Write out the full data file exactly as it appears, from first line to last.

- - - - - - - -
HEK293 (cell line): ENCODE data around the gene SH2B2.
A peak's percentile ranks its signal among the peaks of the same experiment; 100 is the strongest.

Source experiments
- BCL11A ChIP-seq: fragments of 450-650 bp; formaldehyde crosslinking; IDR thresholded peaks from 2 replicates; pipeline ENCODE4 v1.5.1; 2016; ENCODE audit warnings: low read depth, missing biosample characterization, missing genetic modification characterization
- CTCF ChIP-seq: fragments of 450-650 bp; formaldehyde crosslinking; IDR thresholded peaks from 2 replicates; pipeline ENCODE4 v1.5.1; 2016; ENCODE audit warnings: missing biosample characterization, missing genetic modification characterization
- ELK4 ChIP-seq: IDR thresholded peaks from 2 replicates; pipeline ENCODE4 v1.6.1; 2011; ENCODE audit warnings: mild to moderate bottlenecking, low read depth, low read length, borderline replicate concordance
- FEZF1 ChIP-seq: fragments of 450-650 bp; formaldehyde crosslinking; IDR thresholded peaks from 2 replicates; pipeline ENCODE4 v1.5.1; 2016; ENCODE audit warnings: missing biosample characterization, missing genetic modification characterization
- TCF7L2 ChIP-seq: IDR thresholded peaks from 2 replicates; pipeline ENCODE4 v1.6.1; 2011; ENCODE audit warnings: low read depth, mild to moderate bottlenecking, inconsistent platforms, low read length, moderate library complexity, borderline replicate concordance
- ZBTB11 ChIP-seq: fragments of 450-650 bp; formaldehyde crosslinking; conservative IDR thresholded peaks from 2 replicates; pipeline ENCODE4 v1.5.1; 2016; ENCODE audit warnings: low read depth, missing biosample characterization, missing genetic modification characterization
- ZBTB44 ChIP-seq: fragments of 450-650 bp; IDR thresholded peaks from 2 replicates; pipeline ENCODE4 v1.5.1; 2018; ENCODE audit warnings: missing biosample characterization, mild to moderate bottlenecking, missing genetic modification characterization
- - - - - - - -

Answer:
HEK293 (cell line): ENCODE data around the gene SH2B2.
A peak's percentile ranks its signal among the peaks of the same experiment; 100 is the strongest.

Source experiments
- BCL11A ChIP-seq: fragments of 450-650 bp; formaldehyde crosslinking; IDR thresholded peaks from 2 replicates; pipeline ENCODE4 v1.5.1; 2016; ENCODE audit warnings: low read depth, missing biosample characterization, missing genetic modification characterization
- CTCF ChIP-seq: fragments of 450-650 bp; formaldehyde crosslinking; IDR thresholded peaks from 2 replicates; pipeline ENCODE4 v1.5.1; 2016; ENCODE audit warnings: missing biosample characterization, missing genetic modification characterization
- ELK4 ChIP-seq: IDR thresholded peaks from 2 replicates; pipeline ENCODE4 v1.6.1; 2011; ENCODE audit warnings: mild to moderate bottlenecking, low read depth, low read length, borderline replicate concordance
- FEZF1 ChIP-seq: fragments of 450-650 bp; formaldehyde crosslinking; IDR thresholded peaks from 2 replicates; pipeline ENCODE4 v1.5.1; 2016; ENCODE audit warnings: missing biosample characterization, missing genetic modification characterization
- TCF7L2 ChIP-seq: IDR thresholded peaks from 2 replicates; pipeline ENCODE4 v1.6.1; 2011; ENCODE audit warnings: low read depth, mild to moderate bottlenecking, inconsistent platforms, low read length, moderate library complexity, borderline replicate concordance
- ZBTB11 ChIP-seq: fragments of 450-650 bp; formaldehyde crosslinking; conservative IDR thresholded peaks from 2 replicates; pipeline ENCODE4 v1.5.1; 2016; ENCODE audit warnings: low read depth, missing biosample characterization, missing genetic modification characterization
- ZBTB44 ChIP-seq: fragments of 450-650 bp; IDR thresholded peaks from 2 replicates; pipeline ENCODE4 v1.5.1; 2018; ENCODE audit warnings: missing biosample characterization, mild to moderate bottlenecking, missing genetic modification characterization